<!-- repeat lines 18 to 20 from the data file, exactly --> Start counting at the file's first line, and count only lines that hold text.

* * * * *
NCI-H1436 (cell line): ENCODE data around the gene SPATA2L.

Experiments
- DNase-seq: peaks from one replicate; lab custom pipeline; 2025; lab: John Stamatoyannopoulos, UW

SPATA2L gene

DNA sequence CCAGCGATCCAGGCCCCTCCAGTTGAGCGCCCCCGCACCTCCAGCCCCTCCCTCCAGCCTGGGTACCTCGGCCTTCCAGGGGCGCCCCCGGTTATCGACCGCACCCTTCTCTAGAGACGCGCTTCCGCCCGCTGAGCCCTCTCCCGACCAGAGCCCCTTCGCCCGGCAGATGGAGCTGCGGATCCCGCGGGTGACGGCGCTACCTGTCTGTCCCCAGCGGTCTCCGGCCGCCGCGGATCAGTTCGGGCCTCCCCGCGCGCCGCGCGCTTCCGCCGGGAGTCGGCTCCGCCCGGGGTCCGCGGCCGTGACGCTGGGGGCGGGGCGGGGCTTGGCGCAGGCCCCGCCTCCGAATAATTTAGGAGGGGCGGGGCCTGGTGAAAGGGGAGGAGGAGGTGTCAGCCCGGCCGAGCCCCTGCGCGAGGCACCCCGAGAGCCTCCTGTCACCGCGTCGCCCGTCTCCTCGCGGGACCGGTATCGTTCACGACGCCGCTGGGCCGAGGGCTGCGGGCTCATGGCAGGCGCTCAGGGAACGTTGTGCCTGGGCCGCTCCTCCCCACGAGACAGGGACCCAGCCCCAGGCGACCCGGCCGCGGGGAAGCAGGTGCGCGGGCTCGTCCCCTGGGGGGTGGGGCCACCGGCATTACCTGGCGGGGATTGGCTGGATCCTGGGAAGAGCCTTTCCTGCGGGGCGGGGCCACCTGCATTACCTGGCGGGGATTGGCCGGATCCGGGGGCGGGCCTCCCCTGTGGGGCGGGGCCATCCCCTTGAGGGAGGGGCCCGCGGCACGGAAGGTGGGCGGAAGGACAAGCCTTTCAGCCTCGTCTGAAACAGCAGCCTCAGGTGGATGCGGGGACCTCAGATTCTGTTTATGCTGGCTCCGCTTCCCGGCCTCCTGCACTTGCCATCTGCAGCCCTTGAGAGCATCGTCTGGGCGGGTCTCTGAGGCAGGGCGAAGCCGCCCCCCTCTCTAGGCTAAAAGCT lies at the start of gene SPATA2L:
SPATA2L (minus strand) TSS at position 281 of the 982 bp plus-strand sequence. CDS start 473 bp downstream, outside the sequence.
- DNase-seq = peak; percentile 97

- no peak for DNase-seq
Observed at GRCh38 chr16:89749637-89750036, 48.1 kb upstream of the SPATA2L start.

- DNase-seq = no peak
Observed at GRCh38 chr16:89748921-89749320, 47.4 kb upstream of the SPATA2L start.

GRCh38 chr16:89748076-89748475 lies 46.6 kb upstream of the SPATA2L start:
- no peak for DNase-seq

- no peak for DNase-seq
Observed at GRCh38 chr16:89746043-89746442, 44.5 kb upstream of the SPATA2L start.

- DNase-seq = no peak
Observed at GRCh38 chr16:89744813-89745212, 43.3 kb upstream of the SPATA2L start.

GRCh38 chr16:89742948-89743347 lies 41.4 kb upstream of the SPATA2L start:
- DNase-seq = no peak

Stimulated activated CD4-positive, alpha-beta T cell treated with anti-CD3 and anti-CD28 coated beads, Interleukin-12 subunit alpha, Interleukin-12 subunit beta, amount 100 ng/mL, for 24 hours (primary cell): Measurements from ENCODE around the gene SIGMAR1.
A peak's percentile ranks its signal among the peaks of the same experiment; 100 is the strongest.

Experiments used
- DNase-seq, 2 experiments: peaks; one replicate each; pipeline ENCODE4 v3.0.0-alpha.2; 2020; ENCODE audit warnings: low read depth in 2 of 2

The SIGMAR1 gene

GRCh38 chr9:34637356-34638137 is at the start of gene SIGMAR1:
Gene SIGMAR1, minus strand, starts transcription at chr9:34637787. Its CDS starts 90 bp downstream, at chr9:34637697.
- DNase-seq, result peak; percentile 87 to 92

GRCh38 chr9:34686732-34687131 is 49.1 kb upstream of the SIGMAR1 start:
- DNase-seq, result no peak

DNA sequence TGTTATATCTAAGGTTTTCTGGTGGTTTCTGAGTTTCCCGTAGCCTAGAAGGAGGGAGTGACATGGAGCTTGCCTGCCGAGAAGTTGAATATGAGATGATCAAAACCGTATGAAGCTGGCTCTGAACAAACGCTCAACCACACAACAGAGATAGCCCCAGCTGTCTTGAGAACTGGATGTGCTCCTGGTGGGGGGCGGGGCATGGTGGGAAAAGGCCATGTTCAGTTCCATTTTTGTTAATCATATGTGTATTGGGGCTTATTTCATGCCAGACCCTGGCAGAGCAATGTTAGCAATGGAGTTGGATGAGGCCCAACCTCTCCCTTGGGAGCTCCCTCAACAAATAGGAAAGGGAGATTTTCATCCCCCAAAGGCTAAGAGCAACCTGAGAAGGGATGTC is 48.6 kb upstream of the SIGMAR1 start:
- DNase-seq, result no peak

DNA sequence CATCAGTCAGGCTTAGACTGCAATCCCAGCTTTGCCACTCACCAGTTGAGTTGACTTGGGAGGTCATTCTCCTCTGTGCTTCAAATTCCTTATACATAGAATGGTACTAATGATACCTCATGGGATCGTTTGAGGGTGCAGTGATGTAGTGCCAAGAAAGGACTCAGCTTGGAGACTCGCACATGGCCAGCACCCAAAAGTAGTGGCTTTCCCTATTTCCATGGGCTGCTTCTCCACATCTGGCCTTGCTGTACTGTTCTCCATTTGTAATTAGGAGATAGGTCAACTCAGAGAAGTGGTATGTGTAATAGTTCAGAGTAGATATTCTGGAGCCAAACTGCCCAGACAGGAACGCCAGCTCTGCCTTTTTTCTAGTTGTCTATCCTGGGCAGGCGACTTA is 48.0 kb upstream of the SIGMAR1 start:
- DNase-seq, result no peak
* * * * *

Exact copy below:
GRCh38 chr16:89742948-89743347 lies 41.4 kb upstream of the SPATA2L start:
- DNase-seq = no peak

Stimulated activated CD4-positive, alpha-beta T cell treated with anti-CD3 and anti-CD28 coated beads, Interleukin-12 subunit alpha, Interleukin-12 subunit beta, amount 100 ng/mL, for 24 hours (primary cell): Measurements from ENCODE around the gene SIGMAR1.